Problem 3: Don't put meaningful operational code in GUI control handlers. You have a lot of places where the work is being done in the button event handler instead if in a dedicated method. Instead you want that handler to just direct action to the first methods, not actually perform the actions.
    btnSave_Click(object sender, eventargs e)
       SaveSettings(); // Call the save method
       // Do NOT put all the save code here

    This way you can call the same save methods independently from code without having to either duplicate code (evil practice) or without calling the button handler. If you are using WinForms then you have a .Click event handler. If you are writting in WPF then don't call the .Click event but instead create Commands and activate those. The .Click handler in WPF is kind of a carry-over to give WinForms coders a comfortable migration path but is not considered the way a modern profession WPF coder works.

    Problem 4:
    Eye sore code.
    Take the extra 2 minutes to clean up your code to make it easy to read, easy to follow, and most important, easy to manage.
    • Kill all those dead blank lines at the ends of methods.
    • Wrap groups of methods that go together in #region blocks so you can find all your sending code and receiving code easily for example.
    • Get your lines aligned. Control-K, Control-D will do that for you (Think of it as Klean Document)

    Problem 5: Decent naming
    Methods like private void ClientSession(object sender, eventargs e); don't follow established naming style guides.
    A method performs an action. By convention for decades methods are named as verbs to show what they do. Nouns like ClientSession would be presumed to be a property by any other coder looking at your code. private void CreateClientSession(object sender, eventargs e); on the other hand shows that it does something (a method) not that it is something (a variable).

    Problem 6: Use of WinForms after the year 2001.
    If this is school homework and you are instructed to use WinForms then keep going. If you are teaching yourself then stop using this 1995 WinForms crap and move to modern WPF. WinForms is legacy/end-of-life. Look at and and you'll see that employers want WPF skilled developers. Learning this old-school stuff does nothing for your career or potential to get hired.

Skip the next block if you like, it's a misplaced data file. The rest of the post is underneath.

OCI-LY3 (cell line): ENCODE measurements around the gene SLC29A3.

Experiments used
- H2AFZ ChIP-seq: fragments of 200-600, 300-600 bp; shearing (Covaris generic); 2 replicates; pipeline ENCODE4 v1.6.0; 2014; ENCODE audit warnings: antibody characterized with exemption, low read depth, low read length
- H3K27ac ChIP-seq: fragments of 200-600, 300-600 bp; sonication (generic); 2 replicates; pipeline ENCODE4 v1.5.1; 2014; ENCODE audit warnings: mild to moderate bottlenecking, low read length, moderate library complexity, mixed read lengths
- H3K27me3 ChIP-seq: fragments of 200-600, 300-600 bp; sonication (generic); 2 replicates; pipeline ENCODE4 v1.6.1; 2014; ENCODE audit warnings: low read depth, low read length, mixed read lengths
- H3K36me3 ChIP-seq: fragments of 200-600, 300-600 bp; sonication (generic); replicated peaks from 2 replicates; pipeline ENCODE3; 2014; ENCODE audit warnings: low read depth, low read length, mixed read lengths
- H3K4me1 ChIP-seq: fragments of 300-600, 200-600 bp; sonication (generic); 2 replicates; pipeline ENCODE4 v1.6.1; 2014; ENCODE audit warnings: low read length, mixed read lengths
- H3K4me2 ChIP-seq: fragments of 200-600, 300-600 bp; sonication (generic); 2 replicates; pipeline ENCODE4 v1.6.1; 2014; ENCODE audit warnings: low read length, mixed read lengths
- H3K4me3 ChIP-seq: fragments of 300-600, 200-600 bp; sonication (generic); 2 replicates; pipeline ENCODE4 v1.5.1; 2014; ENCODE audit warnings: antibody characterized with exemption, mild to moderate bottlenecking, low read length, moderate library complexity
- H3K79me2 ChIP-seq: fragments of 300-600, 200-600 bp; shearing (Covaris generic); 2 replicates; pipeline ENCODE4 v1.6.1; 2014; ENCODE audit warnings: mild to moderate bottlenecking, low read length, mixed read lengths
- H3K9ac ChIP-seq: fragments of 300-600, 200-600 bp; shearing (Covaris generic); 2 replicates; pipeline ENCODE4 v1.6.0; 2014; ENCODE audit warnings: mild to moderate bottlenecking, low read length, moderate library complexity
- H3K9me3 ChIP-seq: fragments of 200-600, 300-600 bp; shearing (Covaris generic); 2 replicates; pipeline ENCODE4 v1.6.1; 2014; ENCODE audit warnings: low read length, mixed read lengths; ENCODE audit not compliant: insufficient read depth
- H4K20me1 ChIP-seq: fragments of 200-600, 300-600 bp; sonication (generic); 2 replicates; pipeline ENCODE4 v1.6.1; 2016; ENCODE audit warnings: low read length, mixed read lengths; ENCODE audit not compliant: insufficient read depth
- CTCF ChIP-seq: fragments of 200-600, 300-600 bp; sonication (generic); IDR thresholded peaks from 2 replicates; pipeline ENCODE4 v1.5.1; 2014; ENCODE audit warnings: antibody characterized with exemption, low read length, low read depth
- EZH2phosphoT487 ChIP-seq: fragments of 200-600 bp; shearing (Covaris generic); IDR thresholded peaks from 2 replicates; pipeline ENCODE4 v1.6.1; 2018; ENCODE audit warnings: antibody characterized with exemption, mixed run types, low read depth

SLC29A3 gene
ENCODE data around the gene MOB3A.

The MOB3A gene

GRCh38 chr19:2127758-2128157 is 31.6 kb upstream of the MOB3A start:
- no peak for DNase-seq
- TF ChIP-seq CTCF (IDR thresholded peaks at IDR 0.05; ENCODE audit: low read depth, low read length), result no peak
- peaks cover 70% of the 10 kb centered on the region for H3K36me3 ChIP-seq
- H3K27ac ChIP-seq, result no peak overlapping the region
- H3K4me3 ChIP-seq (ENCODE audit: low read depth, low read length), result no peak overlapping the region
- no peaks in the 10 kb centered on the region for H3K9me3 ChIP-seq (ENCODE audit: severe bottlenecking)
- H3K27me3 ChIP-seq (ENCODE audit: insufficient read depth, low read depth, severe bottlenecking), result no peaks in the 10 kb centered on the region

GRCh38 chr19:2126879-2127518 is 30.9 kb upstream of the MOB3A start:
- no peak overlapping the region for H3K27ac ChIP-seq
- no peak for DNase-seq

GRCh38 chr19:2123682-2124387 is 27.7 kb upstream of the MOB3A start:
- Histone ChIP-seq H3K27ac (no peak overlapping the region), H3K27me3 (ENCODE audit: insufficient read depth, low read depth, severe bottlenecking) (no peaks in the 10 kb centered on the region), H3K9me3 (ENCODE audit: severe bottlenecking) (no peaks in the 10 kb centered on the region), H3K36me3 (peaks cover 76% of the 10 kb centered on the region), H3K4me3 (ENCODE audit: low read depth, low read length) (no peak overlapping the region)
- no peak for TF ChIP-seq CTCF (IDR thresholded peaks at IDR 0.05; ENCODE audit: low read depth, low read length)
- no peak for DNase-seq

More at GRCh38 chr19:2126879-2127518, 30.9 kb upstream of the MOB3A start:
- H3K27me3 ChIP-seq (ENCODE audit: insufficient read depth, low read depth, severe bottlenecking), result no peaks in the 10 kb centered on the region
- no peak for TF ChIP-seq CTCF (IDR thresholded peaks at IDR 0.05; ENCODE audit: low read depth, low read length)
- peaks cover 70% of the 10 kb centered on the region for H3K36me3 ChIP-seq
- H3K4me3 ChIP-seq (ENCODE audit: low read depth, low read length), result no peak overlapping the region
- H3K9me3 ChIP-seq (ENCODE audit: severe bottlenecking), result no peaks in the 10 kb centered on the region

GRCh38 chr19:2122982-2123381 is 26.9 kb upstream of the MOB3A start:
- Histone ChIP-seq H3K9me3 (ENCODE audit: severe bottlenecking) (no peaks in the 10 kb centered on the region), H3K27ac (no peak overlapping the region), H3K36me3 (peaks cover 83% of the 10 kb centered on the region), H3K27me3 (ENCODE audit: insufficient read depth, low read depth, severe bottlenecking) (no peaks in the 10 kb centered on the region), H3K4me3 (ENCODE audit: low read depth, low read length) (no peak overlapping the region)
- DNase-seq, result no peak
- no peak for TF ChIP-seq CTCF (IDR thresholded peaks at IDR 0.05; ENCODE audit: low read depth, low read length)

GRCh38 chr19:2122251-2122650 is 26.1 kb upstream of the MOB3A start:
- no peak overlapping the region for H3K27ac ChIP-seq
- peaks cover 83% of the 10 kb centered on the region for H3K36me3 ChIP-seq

Problem 7: Trying to run before you can crawl.
    You're not at a point in your self-education where you should be trying to archetect/design an entire program from scratch. Its a common misstep that rookies make. Somehow they think "I don't know how to code so I'll make a program from scratch to learn." That never turns out well. You have to undertand the coding language you've chosen, its strength and weaknesses and most importantly its foundation design concepts before you can even think about trying to design a program.

    Looking at your code its very clear that C# is new to you... GUI programming is new for you... That you don't understand the idea of using properties instead of using your WinForm controls like they are variables. That you don't even realize that by using WinForms you've chosen a dieing GUI technology that hasn't been in employer demand for years. That you haven't worked through some of the most basic debugging tutorials which would give you some skills to solve really basic problems.

    I strongly urge you to set this project aside, pick up one or two "Learn C# in 30 days" books and just work them from cover to cover. They are guided tutorials not reference books like a dictionary; only to be opened when you get in trouble. So many bad things I see here would be taken care of if you would just work on learning at this stage and leave the designing until you are more ready. I think if you then look at this same project with all the new knowledge you'll pick up you'll see where I'm coming from.

    I'm not going to go into a long critique of your code. And I don't want you to feel like I'm just out to pick on you. I'm just pointing out a couple of many foundation concepts you didn't pickup up in the early stages of learning C#. You can't leap-frog the learning process by trying to build a program in your first month. Nobody can. Its not just you. Nobody in the first month of a new discipline has enough knowledge to jump in and start designing finished solutions: Not carpentry, not automotive design, not software engineering. C# is a foreign language with its own syntax. You aren't going to say "I know no Russian. I'm going to write a Russian mystery novel as my vehicle to learn the language." Same here with programming.
  5. In Topic: Want to learn C#

    Posted 17 Apr 2015

    We have a number of tutorials in the C# Tutorials section. But if you're starting completely from day 1 you want to follow a single approach. Jumping from YouTube video to a tutorial to a different site... Just makes for a very disjointed approach. In the beginning follow one consistent voice.